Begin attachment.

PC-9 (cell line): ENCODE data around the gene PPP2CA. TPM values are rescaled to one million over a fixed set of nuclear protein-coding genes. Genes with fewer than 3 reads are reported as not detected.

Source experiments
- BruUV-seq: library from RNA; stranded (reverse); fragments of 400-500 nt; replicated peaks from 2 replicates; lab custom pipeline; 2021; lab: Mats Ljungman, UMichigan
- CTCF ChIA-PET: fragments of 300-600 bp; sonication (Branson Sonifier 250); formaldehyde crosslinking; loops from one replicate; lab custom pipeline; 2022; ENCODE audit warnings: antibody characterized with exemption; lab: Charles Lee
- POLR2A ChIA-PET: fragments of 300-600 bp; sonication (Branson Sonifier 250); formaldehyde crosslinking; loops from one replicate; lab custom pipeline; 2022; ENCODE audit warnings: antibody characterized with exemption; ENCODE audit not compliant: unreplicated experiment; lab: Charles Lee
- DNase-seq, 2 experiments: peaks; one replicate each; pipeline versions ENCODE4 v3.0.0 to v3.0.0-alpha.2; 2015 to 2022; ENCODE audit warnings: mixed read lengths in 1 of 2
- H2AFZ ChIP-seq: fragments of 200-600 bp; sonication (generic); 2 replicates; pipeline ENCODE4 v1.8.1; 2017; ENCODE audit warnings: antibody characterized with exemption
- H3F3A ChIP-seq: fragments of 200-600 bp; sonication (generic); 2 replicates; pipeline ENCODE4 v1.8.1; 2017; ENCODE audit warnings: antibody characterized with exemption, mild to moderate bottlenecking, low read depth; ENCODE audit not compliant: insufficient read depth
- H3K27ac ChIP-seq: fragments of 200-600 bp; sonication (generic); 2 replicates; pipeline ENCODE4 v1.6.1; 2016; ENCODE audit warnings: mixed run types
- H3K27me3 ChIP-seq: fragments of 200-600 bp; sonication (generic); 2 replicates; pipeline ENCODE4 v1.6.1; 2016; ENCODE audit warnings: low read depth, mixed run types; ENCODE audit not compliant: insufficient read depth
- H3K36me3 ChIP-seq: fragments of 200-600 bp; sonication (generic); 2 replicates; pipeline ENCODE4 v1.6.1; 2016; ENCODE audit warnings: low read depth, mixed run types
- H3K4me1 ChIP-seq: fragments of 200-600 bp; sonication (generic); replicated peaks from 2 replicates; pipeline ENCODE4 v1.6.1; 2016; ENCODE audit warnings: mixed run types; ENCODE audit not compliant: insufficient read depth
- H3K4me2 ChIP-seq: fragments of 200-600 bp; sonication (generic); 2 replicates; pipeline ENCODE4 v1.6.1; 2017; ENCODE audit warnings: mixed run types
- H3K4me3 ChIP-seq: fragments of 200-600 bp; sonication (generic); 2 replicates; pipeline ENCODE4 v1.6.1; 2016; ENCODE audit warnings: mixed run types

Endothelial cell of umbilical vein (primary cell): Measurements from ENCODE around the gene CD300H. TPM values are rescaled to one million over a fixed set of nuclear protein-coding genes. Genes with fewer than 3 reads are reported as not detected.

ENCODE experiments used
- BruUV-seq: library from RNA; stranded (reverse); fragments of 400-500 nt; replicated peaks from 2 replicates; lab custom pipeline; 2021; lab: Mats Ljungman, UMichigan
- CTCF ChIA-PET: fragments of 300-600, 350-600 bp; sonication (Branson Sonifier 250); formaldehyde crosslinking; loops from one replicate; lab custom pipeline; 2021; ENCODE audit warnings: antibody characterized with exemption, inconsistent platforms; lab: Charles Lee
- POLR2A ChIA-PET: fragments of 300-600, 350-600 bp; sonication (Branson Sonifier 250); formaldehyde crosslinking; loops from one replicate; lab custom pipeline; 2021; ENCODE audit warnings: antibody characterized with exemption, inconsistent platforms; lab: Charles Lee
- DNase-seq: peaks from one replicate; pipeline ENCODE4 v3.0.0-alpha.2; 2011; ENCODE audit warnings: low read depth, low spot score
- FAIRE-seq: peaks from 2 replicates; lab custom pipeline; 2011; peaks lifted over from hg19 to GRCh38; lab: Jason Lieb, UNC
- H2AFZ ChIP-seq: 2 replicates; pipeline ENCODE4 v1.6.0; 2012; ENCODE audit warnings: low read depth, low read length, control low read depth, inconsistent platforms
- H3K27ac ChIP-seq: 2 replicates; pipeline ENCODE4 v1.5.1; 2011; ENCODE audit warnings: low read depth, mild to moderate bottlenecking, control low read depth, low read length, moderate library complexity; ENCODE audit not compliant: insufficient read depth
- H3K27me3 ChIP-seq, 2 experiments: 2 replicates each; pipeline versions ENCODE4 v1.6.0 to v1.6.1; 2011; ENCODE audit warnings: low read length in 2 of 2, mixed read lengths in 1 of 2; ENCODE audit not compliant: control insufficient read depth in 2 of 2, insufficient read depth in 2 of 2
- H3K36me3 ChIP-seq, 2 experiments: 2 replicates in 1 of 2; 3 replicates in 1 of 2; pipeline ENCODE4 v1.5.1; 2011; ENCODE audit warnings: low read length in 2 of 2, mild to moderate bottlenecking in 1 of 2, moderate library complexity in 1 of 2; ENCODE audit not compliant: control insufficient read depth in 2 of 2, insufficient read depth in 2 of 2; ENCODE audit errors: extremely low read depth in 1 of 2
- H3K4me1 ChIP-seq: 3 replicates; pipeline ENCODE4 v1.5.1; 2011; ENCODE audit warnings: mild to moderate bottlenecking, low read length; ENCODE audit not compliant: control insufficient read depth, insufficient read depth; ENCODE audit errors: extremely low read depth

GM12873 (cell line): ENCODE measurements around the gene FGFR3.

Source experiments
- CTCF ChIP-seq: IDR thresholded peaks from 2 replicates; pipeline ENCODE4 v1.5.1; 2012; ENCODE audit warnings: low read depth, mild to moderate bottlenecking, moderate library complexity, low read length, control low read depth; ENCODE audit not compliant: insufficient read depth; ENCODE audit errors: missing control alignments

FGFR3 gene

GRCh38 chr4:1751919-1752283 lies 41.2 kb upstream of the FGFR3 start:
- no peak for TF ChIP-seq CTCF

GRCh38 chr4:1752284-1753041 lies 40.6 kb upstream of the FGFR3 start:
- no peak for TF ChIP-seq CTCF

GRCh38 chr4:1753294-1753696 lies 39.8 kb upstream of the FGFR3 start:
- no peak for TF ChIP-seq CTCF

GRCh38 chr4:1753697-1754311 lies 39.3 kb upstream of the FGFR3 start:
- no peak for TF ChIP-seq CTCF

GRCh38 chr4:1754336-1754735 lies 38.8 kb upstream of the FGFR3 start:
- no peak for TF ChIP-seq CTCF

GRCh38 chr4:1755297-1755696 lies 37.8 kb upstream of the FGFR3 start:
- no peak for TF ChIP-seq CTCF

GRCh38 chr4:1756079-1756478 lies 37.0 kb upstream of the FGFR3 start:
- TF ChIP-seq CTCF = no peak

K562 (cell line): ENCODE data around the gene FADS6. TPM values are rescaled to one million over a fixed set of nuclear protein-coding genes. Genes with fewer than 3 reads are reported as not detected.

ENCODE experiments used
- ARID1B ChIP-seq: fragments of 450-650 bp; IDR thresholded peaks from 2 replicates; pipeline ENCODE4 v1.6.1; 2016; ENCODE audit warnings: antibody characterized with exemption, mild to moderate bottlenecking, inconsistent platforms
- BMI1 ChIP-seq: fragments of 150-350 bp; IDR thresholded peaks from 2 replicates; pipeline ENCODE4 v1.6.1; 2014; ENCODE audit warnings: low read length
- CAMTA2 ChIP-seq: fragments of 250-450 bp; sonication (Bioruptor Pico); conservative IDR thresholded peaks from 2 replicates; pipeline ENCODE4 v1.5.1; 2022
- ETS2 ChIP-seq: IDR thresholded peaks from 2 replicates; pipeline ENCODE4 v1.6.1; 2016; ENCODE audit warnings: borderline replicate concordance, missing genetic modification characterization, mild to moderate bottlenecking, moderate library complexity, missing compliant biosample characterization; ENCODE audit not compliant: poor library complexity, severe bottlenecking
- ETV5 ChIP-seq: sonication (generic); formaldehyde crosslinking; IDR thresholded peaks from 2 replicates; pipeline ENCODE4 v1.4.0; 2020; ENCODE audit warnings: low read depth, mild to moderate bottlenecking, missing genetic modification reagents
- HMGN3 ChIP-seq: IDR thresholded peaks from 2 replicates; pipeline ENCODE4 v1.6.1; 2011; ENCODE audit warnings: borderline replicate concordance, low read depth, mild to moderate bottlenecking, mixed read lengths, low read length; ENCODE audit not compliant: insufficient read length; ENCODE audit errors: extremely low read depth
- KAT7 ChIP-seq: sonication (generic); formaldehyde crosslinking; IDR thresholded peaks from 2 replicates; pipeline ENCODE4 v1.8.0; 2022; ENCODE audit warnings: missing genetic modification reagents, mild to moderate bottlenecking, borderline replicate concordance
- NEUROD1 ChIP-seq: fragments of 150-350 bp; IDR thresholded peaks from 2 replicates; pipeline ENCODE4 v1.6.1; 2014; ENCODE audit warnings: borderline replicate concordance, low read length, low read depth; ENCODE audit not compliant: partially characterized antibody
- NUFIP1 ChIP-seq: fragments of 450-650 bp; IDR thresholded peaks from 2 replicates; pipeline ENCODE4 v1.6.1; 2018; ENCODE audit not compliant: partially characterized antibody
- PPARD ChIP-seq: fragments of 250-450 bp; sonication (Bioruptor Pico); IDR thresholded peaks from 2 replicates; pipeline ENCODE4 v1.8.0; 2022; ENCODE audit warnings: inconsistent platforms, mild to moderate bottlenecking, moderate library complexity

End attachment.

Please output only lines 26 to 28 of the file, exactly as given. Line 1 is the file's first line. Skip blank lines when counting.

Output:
- H3K4me1 ChIP-seq: 3 replicates; pipeline ENCODE4 v1.5.1; 2011; ENCODE audit warnings: mild to moderate bottlenecking, low read length; ENCODE audit not compliant: control insufficient read depth, insufficient read depth; ENCODE audit errors: extremely low read depth

GM12873 (cell line): ENCODE measurements around the gene FGFR3.

Source experiments